The Myth of the ADHD Child

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Twenty-two years ago, I wrote the first edition of this book, which was then titled The Myth of the ADHD Child:  50 Ways to Improve Your Child’s Behavior and Attention Span Without Drugs, Labels, or Coercion.  Since that time, there’s been a huge expansion in the number of kids and adults who are being diagnosed with ADHD, and a corresponding increase in the number of people taking psychoactive medications to treat this putative disorder.  This book is a complete re-write of the original book, now expanded into 101 non-drug strategies, and including totally new information about how the ADHD ”blob” (I compare it to entity in the 1950’s movie The Blog, which devoured everything in its path), continues to look for new markets to peddle its wares. I’m particularly concerned that the ADHD diagnosis is now being applied to children as young as two years old.  One key point that I make in the book is that kids with an ADHD diagnosis have a different developmental pace than typically developing children.  Research suggests, for example, that large portions of their cerebral cortices mature two to three years later than other kids.  Add this to the fact that children who are young for their grade level are more likely to be diagnosed with ADHD and medicated, and you have a situation where people who should know better have failed to take into account developmental factors in the observed behaviors of young kids.  It’s normal for kids to be hyper.  The trouble is, they don’t have the outlets they used to have to work out their wiggles.  They don’t spend much time in nature, they sit in front of screens in school and then play video games at night, they consume too much junk food, and they don’t get much exercise.  Right away, there are four things that parents can do to help their ADHD-diagnosed kids: take them hiking in nature, limit their screen time, stop feeding them fast food, and make sure they get a lot of exercise (and insist that their schools beef up their physical education programs).  These are just a few of the 101 strategies in the new updated edition of The Myth of the ADHD Child.  There’s a great deal more that I could say about the book, but I’ll just let some experts in the field speak for me below:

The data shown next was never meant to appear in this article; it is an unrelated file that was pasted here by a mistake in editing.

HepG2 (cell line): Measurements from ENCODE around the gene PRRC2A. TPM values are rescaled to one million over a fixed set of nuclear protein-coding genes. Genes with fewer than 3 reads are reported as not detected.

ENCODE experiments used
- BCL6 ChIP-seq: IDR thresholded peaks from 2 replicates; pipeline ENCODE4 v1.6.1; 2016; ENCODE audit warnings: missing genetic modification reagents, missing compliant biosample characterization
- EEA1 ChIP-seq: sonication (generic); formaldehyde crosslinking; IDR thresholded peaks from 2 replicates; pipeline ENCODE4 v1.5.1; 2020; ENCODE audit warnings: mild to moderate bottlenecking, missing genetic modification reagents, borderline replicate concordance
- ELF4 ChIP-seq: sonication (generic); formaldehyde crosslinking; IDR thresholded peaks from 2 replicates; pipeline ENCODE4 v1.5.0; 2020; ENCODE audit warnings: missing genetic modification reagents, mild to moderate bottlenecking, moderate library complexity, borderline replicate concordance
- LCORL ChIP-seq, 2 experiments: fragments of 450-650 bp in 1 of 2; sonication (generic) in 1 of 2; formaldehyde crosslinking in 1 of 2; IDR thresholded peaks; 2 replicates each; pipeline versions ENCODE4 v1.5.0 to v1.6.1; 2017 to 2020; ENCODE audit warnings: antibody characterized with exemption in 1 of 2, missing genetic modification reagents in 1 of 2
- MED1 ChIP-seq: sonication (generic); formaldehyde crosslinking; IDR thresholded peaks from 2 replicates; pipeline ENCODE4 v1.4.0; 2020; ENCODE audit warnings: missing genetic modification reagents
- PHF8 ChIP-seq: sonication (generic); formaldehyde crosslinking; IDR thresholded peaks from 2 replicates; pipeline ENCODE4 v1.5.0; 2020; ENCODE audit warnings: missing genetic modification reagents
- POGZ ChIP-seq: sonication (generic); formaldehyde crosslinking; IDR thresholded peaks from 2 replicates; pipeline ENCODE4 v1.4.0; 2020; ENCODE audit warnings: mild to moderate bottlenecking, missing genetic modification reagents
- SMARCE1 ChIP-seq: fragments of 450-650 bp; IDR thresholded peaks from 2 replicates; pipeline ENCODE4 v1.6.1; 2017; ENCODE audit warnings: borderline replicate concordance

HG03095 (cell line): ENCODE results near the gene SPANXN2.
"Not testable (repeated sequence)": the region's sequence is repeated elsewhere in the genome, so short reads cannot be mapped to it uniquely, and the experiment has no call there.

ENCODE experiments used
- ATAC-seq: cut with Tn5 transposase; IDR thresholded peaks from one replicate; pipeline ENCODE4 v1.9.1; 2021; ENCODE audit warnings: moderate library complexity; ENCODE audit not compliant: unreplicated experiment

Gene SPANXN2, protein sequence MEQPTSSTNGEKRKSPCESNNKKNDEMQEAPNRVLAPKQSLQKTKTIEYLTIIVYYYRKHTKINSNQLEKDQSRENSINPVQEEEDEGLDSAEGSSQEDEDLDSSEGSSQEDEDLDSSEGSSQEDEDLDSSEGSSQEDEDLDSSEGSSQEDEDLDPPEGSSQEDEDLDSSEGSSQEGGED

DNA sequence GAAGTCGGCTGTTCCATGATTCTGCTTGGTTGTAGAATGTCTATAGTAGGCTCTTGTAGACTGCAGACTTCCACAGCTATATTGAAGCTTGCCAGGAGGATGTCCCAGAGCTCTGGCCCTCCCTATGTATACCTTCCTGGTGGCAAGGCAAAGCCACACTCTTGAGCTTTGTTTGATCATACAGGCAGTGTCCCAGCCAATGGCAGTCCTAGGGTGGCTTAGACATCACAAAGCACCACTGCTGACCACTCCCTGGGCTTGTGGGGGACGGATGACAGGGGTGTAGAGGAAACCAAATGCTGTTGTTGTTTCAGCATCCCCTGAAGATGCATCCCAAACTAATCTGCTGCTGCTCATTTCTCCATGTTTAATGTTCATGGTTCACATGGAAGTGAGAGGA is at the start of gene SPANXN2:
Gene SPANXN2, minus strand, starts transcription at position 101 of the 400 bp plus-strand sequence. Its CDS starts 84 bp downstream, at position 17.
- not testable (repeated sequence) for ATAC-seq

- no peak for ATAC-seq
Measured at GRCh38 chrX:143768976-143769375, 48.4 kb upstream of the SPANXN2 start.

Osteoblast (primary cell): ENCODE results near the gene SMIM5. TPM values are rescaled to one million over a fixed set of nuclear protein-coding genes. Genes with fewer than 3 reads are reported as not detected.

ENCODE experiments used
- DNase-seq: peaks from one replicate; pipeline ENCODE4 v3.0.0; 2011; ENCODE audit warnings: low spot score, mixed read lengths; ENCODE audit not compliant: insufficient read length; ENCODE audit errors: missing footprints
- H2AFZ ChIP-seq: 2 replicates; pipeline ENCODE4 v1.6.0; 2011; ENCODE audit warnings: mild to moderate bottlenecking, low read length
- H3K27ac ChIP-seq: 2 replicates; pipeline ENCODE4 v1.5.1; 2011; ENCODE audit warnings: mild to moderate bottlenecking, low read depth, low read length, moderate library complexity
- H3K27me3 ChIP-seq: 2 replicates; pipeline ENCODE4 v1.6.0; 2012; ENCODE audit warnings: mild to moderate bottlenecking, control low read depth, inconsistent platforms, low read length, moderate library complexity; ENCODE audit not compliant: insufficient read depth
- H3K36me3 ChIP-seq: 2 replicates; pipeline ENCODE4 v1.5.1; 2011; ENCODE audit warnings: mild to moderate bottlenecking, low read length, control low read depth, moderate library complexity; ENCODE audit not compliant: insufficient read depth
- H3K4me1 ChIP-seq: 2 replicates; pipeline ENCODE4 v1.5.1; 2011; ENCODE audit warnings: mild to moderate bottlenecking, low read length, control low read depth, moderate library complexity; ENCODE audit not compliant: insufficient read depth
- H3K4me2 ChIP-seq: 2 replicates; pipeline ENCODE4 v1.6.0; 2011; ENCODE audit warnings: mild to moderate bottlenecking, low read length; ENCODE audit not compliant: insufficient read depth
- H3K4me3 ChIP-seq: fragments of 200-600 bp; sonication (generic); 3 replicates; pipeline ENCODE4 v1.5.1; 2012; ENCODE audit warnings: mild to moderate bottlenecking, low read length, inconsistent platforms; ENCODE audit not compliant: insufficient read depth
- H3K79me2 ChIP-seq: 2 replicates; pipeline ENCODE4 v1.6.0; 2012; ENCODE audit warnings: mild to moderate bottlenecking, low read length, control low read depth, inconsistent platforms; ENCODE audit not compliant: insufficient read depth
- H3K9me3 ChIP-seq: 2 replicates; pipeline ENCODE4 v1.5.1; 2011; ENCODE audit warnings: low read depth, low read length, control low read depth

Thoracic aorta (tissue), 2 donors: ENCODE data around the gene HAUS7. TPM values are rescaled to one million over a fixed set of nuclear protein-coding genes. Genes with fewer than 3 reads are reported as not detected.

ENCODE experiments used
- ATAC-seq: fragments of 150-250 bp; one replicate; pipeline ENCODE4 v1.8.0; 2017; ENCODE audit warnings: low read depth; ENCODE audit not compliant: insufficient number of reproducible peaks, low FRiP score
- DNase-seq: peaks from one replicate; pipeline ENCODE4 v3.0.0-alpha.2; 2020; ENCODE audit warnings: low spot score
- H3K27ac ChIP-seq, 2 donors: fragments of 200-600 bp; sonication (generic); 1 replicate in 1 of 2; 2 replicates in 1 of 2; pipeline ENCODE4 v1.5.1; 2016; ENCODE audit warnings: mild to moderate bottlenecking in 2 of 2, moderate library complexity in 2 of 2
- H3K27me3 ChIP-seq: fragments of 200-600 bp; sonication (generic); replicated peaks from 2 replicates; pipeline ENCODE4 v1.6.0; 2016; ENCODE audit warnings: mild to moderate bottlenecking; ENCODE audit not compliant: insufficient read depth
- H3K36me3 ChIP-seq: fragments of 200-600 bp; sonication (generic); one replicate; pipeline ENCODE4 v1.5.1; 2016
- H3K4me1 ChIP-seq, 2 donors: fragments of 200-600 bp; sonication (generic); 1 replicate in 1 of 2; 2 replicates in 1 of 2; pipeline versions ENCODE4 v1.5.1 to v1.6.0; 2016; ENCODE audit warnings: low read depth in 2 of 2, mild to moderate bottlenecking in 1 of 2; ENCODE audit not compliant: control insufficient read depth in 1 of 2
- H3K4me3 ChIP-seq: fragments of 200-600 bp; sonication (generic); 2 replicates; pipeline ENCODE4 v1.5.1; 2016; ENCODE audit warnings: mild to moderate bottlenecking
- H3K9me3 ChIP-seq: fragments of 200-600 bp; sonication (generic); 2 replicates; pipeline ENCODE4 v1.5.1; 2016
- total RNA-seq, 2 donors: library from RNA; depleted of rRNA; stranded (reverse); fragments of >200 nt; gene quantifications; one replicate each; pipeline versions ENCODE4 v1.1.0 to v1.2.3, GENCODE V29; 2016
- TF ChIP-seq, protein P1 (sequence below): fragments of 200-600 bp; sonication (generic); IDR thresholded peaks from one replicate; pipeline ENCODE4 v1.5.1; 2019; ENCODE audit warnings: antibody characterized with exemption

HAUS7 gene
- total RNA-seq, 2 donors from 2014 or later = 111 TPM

Endorsements for The Myth of the ADHD Child

‘’…absolutely essential reading for parents, teachers, and others concerned with children who struggle. Armstrong provides a lucid and comprehensive response to the tragic overuse of medication for America’s children. Bursting the myths of an established brain deficit, a single cause, and long-term effectiveness of drugs, Armstrong discusses parental options with compassion.’’

  • Alan Sroufe, Ph.D. Professor Emeritus of Child Psychology, Institute of Child Development, University of Minnesota

“Thomas Armstrong, author of a pioneering series of books on neurodiversity, offers practical alternatives for parents who want to enable their ADHD-diagnosed children to tap the natural strengths of their atypical minds, manage stress, and express their creative intelligence without relying solely on medication. An inspiring guide to helping your kids live up to their fullest potential.”

  • Steve Silberman, author of NeuroTribes: The Legacy of Autism and the Future of Neurodiversity 

‘’I love this book! If you feel like you are at the end of your rope, The Myth of the ADHD Child gives you lots and lots more rope – 101 tools to help your child thrive. This book is masterful in problem solving and will give you hope that there is always something more you can try. ‘’

‘’At a time when ADHD and the medications used to treat it are growing by leaps and bounds, Thomas Armstrong asks parents to think critically about the ADHD diagnosis, to value the uniqueness of their children’s different rhythms of learning, attending, and behaving, and to appreciate and use the wide range of non-drug strategies that are out there to help their kids prosper in school and flourish in life.’’

  • Michele Borba, Ed.D., talk-show parenting expert and author of The Big Book of Parenting Solutions, Building Moral Intelligence, and UnSelfie: Why Empathetic Kids Succeed in Our All-About-Me World

‘’Parents everywhere should read this book, not just those with kids diagnosed with ADHD!  Thomas Armstrong presents a wealth of strategies, ideas, tips, and resources that will help parents nurture kids who feel good about themselves, who have skills for coping with life’s challenges, and who practice learning strategies that will help them succeed in the classroom and beyond.  I wholeheartedly recommend The Myth of the ADHD Child !’’

—   Jack Canfield, Coauthor of the Chicken Soup for the Soul®  series and The Success Principles™

“This is a fabulous book. Not only does Armstrong explain with balance and clarity the evidence-based problems associated with the concept of ADHD; he also provides a wealth of practical ideas, resources, and approaches to help the parents of any kid who is presenting with challenging behaviour, especially those who have or might attract a diagnosis of ADHD. Professionals and parents alike will benefit enormously from reading this.”

  • Sami Timimi, M.D. Consultant in Child and Adolescent Psychiatry, Lincolnshire Partnership NHS Foundation Trust and Visiting Professor of Child Psychiatry and Mental Health Improvement, Lincoln University

For media inquiries or interviews regarding this book, please contact my publicist Keely Platte, Penguin Random House at kplatte@penguinrandomhouse.com.